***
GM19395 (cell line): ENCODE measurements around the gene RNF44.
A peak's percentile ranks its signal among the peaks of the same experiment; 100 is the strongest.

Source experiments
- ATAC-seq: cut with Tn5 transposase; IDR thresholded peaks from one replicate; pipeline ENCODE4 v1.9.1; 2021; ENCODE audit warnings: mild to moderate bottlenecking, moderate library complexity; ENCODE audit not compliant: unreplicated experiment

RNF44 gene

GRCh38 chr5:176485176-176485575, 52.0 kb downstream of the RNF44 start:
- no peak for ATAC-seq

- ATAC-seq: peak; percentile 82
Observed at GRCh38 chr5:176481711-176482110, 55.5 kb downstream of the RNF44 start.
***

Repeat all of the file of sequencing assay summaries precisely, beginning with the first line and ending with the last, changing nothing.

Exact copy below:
GM19395 (cell line): ENCODE measurements around the gene RNF44.
A peak's percentile ranks its signal among the peaks of the same experiment; 100 is the strongest.

Source experiments
- ATAC-seq: cut with Tn5 transposase; IDR thresholded peaks from one replicate; pipeline ENCODE4 v1.9.1; 2021; ENCODE audit warnings: mild to moderate bottlenecking, moderate library complexity; ENCODE audit not compliant: unreplicated experiment

RNF44 gene

GRCh38 chr5:176485176-176485575, 52.0 kb downstream of the RNF44 start:
- no peak for ATAC-seq

- ATAC-seq: peak; percentile 82
Observed at GRCh38 chr5:176481711-176482110, 55.5 kb downstream of the RNF44 start.